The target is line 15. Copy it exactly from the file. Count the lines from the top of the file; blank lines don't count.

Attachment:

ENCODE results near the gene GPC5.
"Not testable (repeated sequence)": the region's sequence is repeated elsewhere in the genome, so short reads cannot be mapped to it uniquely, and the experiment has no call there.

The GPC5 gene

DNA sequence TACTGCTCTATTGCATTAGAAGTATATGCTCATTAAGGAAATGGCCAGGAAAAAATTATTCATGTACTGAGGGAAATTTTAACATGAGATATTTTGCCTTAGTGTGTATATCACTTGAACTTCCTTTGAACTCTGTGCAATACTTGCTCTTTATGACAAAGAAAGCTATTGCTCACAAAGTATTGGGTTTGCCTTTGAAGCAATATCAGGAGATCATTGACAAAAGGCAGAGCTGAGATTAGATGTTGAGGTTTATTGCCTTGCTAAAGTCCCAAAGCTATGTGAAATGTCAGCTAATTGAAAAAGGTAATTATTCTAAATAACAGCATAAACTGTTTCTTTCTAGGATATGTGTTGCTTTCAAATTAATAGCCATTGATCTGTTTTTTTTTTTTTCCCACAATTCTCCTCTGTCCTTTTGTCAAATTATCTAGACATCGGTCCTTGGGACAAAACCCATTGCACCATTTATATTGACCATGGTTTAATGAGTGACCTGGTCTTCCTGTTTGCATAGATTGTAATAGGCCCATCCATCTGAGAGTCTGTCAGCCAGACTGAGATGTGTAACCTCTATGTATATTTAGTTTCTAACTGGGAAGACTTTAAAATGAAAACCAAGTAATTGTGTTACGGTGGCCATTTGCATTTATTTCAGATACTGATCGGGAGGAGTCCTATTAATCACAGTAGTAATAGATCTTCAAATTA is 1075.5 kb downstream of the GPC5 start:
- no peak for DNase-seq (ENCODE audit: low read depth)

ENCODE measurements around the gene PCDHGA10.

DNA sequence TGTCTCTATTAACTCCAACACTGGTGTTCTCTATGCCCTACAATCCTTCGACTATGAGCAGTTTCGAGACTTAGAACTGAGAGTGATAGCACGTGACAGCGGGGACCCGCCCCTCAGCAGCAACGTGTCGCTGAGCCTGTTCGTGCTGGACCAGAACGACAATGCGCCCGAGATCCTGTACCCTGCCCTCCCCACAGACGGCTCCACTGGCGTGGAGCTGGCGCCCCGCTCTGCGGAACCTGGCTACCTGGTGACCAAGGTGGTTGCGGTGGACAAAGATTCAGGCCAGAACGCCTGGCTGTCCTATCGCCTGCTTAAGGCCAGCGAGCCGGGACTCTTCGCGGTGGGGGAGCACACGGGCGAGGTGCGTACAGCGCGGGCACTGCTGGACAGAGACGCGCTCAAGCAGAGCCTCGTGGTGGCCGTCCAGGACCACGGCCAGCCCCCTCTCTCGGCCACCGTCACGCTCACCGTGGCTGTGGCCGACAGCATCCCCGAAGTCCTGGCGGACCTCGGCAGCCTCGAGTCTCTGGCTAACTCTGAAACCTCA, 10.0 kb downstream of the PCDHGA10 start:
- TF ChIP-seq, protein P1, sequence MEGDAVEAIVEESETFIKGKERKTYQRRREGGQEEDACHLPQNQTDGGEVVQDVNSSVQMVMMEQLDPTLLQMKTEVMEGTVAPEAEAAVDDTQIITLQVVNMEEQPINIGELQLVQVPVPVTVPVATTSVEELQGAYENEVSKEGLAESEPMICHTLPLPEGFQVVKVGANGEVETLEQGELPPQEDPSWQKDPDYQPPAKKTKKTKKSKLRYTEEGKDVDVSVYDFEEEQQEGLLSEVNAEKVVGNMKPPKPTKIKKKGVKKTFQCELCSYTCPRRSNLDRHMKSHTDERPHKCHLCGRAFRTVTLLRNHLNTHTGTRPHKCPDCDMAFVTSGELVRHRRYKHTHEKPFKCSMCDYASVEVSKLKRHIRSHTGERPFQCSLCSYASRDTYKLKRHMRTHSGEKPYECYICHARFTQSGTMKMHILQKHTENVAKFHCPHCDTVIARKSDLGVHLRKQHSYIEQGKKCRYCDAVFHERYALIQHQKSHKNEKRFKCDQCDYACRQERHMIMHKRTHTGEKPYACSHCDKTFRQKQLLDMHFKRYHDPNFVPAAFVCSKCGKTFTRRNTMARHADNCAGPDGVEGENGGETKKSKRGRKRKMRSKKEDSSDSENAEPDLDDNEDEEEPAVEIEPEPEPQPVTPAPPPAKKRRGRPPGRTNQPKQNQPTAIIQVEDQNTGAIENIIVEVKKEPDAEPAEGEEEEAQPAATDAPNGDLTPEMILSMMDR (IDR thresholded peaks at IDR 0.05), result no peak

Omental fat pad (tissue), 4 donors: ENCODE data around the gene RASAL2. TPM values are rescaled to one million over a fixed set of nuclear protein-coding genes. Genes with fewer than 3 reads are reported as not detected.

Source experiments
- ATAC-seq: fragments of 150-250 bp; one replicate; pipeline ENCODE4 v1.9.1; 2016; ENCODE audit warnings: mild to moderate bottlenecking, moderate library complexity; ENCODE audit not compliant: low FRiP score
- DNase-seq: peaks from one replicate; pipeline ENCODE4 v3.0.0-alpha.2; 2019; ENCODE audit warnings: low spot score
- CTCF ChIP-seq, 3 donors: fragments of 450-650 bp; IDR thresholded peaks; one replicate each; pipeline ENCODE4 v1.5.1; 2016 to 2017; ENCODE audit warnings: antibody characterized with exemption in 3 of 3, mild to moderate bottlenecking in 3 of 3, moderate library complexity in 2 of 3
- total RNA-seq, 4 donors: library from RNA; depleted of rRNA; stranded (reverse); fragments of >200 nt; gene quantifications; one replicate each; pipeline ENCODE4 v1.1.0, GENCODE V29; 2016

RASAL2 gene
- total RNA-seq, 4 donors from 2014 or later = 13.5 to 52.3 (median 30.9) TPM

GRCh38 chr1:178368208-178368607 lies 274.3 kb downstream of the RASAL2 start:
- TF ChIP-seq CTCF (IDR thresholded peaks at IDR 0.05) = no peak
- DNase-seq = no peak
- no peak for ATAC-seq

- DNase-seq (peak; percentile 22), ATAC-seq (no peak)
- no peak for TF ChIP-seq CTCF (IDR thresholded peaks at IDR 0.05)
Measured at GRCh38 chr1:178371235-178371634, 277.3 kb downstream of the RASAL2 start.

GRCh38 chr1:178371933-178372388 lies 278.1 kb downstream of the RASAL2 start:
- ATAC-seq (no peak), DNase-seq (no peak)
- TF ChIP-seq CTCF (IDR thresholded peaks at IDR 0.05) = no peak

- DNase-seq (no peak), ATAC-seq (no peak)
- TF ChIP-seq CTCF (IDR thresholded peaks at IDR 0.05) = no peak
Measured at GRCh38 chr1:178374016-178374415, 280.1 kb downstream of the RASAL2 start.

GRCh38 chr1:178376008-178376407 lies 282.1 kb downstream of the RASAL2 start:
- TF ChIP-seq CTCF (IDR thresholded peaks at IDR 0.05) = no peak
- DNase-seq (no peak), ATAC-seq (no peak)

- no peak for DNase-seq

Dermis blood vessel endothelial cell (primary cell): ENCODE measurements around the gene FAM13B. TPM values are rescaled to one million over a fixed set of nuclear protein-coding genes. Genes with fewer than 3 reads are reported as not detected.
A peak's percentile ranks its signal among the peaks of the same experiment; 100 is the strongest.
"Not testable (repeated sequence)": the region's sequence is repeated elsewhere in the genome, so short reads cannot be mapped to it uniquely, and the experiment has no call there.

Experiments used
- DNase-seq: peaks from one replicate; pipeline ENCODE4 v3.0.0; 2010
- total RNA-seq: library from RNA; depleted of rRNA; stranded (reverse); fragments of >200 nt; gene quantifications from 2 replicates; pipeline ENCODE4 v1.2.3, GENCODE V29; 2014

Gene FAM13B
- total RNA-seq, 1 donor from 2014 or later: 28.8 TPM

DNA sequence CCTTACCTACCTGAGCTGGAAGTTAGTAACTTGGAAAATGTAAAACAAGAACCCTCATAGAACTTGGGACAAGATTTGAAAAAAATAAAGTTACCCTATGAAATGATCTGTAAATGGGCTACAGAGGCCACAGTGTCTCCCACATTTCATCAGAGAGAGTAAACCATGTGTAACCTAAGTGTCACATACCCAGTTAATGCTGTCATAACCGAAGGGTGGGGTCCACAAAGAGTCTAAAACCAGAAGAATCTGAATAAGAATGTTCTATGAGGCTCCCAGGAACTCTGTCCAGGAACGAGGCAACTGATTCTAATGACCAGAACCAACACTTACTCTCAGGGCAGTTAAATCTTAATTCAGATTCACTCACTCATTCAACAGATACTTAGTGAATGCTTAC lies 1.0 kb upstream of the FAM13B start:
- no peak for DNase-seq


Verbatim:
RASAL2 gene